Via Nazionale, 1890.






Via Nazionale is an integral part of the project which at the time of Pio IX, in mid-nineteenth century, laid the foundations for the central station and a connection between this and the center of the town. Cardinal De' Merode, very active in those years, gave start to the purchase of land surrounding the area of Termini and the creation of the first buildings and in the first part of the route of the via Nazionale. The City of Rome, who took over the land and the project, he completed the works by extending the route to Piazza Venezia. The route follows the trend of the ancient Vicus Longus, the road passing between the slopes of the Viminale (Interior Ministry) and the Quirinale, the Baths of Diocleziano connected with the area of the Fori Imperiali. Via Nazionale, the first major street in the capital, is lined with buildings whose size and architecture had to be a clear signal of the transformation of small, rural city of popes in the capital of Italy.


The history of via Nazionale began with the acquisition, by Monsignor Francesco Saverio De Merode, the valley known as "S. Vitale", which then corresponded almost entirely to areas surrounding the route of the road. The monsignor was pro-minister weapons but most of the papal arms and tunic seduces him huge gains, so that in 1880 carve up the land which he owned. His dream was to create a modern quarter but managed only to build three buildings on top of today's via Nazionale, but then called Nuova Pia in tribute to pope Pio IX. De Merode sensed the importance of connecting Termini Station to the center of the city: indeed, he devised a way between the churches of Santa Maria degli Angeli and San Vitale that led to Piazza Venezia.


Between 1867 and 1872, De Merode agreed the sale of land with the City of Rome, who was able to carry out the works for the opening of the street, which was called the via Nazionale in honor of the young nation Italy. In the 1901 map of Rome, Via Nazionale arrived, as the project of De Merode, up to Piazza Venezia: only after the First World War off after the stroke Magnanapoli was called Via IV Novembre (in memory of the victory) and Via Cesare Battisti (in honor of Trentino hero hanged by the Austrians). The opening of the road led to the demolition of the last remnants of the ancient Baths of Constantine and the cutting of an embankment supported by a wall, on which rested the Baths: is the same upside that still serves as the basis for Villa Aldobrandini.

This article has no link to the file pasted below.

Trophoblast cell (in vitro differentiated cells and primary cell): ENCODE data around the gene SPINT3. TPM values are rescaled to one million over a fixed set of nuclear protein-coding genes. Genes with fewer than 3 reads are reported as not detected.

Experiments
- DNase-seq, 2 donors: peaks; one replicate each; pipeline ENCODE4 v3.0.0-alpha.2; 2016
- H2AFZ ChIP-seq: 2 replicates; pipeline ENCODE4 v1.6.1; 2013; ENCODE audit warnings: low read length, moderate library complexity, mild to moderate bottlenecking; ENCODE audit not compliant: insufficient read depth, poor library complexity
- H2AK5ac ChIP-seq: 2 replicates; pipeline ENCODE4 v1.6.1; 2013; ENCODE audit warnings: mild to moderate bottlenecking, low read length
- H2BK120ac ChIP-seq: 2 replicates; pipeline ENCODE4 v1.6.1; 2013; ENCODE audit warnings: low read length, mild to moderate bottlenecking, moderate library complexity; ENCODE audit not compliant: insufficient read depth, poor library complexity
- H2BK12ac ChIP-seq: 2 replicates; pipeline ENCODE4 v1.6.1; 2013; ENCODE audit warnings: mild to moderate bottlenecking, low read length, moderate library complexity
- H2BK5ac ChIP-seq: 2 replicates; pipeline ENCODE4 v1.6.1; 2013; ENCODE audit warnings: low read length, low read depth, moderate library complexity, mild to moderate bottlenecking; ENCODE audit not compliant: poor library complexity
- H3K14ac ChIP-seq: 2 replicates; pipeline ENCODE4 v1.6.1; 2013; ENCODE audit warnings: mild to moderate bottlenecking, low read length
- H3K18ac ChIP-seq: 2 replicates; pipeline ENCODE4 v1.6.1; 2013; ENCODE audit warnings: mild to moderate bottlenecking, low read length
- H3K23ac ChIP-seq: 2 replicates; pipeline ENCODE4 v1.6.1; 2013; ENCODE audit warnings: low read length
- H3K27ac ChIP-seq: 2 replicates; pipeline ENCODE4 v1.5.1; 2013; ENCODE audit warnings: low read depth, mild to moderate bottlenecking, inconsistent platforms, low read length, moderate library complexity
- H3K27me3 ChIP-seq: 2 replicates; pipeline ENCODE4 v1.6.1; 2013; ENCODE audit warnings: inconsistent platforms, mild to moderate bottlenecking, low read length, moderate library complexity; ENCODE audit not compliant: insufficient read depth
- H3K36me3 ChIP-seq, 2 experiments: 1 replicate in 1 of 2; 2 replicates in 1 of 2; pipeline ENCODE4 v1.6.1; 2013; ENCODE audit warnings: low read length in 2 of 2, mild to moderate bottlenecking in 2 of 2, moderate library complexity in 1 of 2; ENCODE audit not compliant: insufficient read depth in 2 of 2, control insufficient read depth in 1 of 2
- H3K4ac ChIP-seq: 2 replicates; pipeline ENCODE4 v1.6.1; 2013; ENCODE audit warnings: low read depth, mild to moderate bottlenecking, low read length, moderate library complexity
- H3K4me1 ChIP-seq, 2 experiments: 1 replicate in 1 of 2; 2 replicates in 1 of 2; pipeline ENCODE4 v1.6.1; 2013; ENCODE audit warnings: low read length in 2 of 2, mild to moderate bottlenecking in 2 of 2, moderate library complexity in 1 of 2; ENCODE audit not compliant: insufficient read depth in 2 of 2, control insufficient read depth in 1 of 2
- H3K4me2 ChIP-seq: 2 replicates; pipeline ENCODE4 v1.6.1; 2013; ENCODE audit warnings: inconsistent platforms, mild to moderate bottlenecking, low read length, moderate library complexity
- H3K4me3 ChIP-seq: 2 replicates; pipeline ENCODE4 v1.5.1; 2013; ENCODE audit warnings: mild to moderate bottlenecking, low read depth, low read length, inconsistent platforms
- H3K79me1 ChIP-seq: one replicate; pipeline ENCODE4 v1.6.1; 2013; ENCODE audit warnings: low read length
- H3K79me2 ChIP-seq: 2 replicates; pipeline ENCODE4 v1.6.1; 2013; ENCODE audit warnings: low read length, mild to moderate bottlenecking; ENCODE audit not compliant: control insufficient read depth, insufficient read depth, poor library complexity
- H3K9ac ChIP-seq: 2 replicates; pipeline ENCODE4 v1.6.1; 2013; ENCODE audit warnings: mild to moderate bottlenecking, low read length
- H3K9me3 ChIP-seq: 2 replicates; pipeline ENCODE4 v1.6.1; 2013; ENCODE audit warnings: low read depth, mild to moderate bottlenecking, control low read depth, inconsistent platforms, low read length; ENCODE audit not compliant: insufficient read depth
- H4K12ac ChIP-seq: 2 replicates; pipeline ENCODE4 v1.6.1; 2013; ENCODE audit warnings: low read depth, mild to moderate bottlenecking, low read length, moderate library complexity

These Baths are still only plants and some renaissance sculpture that belonged to its decoration: the Dioscuri that adorn the fountain in Piazza del Quirinale, the statue of Constantine in the portico of the basilica of San Giovanni in Laterano and the two statues of the Nile and the Tiber that adorn the facade of the Senatorial Palace in Piazza del Campidoglio. Via Nazionale, defined as the largest road building renewal of the “New Rome”, belongs to two districts: from Piazza della Repubblica at the intersection with Via delle Quattro Fontane to the Castro Pretorio district; from that intersection to the Via XXIV Maggio, the Monti district.


The 1874 is the next building, now home of the hotel Quirinale, the work of Partini for initiative by Domenico Costanzi: is the first major hotel in the new capital, combined, through an underground passage to the rear of the Opera House, built on behalf of the same hotel-keeper in 1880. The hotel guests, of course, musicians and famous artists, as indicated by the inscription “In the hotel he used to take room Giuseppe Verdi, and from this window will show the people cheering on his arrival in Rome for the first perfomance of Falstaff, April 13, 1893”.


On the same side rises St. Paul within the walls, the American Episcopal Church of the Anglican Communion, work of the architect George Edmund Street (1873-1880). Access to the church goes through a portal with a double passage dominated by a mosaic (in 1909) depicting “St. Paul that teaches the Gospel to Rome”, by George Breck.

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